Bob Dylan released a song named My Back Pages on his Another Side album back in '64. Many of us have become familiar with the memorable refrain, "I was so much older then; I'm younger than that now." I thought I would offer a little personal anecdote about my early compositions, how they matured along with me, and the relevance of it all to the POD phenomenon we participate in today.
I just pulled out my LP copy of Another Side of Bob Dylan to verify the exact title of the tune I wanted to reference. Slipped inside the shrink wrap on the front cover is a pencil drawing of the Bob I always liked best, the one posed on the cover of Highway 61 Revisited. I showed it to my wife and made a comment about how she did not know that I used to be an artist. It wasn't long after 1964 that I ceased making pencil drawings of Dylan and Donald Duck (another favorite) and began writing in a spiral notebook. I traded in my pencil for a ballpoint pen because I hate the way pencil lead smears on your hand, and I rarely planned to erase or change anything I wrote, anyway. I still don't erase or change much of my compositions, preferring instead to have a certain mood come over me in which the words just flow like The Blues Brothers on a mission from God. I have never been prolific, and I never shall be. My compositions derive from special, brief bursts of lighthearted energy. I have no interest whatsoever in writing fiction or developing plots and characters. I just want to tell readers my stories in a manner that closely resembles the writing I most enjoy reading.
When I first began writing, I thought my compositions were truly magical. I thought that surely they must appeal to anyone with enough intelligence to become interested in my style. I was writing in a very special style that was truly unique to me. Who wouldn't enjoy reading my work? I was humorous, entertaining, joyful, and imaginative. I was all the things on paper that I never was in real life. I was so much older then. I knew it all. I was so certain that I did. I knew that one day my work would be published and I would become the acclaimed author that I had always thought I deserved to be.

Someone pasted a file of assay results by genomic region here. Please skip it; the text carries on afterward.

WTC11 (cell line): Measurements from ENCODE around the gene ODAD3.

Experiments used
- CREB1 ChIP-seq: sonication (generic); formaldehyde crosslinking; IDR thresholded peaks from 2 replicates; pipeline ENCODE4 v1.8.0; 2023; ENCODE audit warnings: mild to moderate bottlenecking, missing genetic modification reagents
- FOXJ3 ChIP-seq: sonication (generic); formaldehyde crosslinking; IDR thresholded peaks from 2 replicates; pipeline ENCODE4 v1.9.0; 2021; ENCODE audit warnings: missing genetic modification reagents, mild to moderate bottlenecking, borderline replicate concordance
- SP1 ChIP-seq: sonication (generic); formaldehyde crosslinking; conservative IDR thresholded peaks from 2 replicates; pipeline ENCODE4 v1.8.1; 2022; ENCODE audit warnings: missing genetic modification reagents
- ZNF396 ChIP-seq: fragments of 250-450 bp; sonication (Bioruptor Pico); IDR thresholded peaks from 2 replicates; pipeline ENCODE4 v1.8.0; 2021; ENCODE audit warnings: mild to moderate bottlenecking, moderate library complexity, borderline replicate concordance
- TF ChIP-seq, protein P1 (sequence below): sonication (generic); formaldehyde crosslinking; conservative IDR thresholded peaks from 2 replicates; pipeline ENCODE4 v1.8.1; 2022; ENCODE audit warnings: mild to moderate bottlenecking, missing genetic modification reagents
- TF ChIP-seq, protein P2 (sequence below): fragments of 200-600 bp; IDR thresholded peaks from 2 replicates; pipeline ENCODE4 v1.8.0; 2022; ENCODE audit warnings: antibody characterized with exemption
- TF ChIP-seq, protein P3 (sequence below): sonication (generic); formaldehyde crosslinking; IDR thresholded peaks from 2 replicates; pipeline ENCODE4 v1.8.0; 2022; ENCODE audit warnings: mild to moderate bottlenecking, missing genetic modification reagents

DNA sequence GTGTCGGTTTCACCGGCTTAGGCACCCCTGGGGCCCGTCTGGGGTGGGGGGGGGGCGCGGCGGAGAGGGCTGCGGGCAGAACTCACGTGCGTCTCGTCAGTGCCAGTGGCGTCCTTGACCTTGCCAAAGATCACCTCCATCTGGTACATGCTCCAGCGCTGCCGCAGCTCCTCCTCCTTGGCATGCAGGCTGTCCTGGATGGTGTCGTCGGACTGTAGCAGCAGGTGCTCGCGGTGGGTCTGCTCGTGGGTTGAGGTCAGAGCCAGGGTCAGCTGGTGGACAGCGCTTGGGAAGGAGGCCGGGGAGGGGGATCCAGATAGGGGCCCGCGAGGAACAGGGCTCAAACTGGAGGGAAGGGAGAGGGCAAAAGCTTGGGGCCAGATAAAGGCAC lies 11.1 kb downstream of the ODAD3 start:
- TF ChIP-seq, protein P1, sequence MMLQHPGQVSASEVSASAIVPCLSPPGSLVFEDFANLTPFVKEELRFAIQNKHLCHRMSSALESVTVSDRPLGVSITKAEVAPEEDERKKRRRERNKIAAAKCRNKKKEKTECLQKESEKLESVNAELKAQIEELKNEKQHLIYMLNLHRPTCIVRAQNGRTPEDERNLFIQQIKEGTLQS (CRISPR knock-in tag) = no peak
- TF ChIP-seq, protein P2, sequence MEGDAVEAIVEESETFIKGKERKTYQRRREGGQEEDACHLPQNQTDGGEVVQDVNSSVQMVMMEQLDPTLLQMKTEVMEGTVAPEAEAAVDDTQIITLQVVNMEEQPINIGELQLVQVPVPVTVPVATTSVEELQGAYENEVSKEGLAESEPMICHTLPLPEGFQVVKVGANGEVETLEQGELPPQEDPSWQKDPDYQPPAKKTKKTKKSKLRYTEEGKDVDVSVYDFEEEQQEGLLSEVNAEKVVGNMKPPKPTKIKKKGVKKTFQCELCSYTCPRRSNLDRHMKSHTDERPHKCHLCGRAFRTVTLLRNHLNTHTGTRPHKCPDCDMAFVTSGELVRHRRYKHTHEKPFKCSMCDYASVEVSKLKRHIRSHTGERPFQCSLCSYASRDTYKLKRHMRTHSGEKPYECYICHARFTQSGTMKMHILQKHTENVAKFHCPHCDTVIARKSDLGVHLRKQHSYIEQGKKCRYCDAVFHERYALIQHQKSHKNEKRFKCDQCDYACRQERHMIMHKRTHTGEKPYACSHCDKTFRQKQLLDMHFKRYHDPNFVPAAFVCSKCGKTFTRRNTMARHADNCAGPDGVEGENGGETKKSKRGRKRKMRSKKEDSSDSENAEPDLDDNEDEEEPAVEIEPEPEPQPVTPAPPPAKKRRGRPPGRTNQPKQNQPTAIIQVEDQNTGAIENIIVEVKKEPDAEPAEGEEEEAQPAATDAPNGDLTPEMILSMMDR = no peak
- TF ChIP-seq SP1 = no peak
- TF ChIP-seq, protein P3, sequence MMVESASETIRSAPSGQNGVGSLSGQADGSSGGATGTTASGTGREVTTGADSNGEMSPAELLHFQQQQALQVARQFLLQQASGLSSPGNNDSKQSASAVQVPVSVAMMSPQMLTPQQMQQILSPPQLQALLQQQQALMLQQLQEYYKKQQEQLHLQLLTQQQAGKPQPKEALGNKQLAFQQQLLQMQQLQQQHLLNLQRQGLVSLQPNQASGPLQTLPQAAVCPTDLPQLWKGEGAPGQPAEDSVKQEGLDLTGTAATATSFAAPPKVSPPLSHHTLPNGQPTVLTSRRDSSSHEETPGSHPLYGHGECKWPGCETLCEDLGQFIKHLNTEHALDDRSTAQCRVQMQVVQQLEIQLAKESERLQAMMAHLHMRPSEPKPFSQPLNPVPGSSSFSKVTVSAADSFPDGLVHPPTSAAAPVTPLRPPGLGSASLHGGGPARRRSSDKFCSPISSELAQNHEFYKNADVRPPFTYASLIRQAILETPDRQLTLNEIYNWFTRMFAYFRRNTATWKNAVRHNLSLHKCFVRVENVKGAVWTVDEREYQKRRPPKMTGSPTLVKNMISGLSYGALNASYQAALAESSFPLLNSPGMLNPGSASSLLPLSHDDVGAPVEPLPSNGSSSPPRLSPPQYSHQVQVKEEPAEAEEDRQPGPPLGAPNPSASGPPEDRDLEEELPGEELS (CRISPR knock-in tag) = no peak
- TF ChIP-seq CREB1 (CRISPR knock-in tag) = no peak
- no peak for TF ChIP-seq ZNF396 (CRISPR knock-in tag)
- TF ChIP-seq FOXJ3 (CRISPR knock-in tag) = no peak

All I had to do was wait for iUniverse to be founded so I would never have to deplete my bank account and use up all my precious garage space just to be self-published. There has been nothing mentioned up to this point in my story that could not be explained by a dump-truck-load of naivete. The problem is that it would take another forty years of maturity on my part to clearly perceive how naive I really was.
I completed my first book in about 1972. It was never published. It was unpublishable. It was so obtuse in nature that you had to be me to even understand it. It was a very bad book. The concept was brilliant. Remember, I said that, not some reader. The material deserved to see the light of day, but the actual product didn't. Even I knew it. I knew it so well that I did not even release the story to iU as my first book. This story was so special to me that I knew I wanted to practice first, so I released my second composition to a small audience as a series of articles and stories that dribbled into the public consciousness over a period of ten years. Even then, I knew I would one day re-edit the whole project into one cohesive book. As soon as I discovered iUniverse, I began that process. Close to a year later, Plastic Ozone Daydream was released on 12/30/00. My second book was written, edited, and released about sixteen months after Daydream, but its content was far more straightforward in a strictly nonfiction sense. The short version is that Ker-Splash arrived from the shallow water of my brain, but Daydream was a great white shark of imagination! If you happen to be into classic Corvettes, I promise you that Daydream will take you so far into deep space you will wave at Spock as you pass The Enterprise!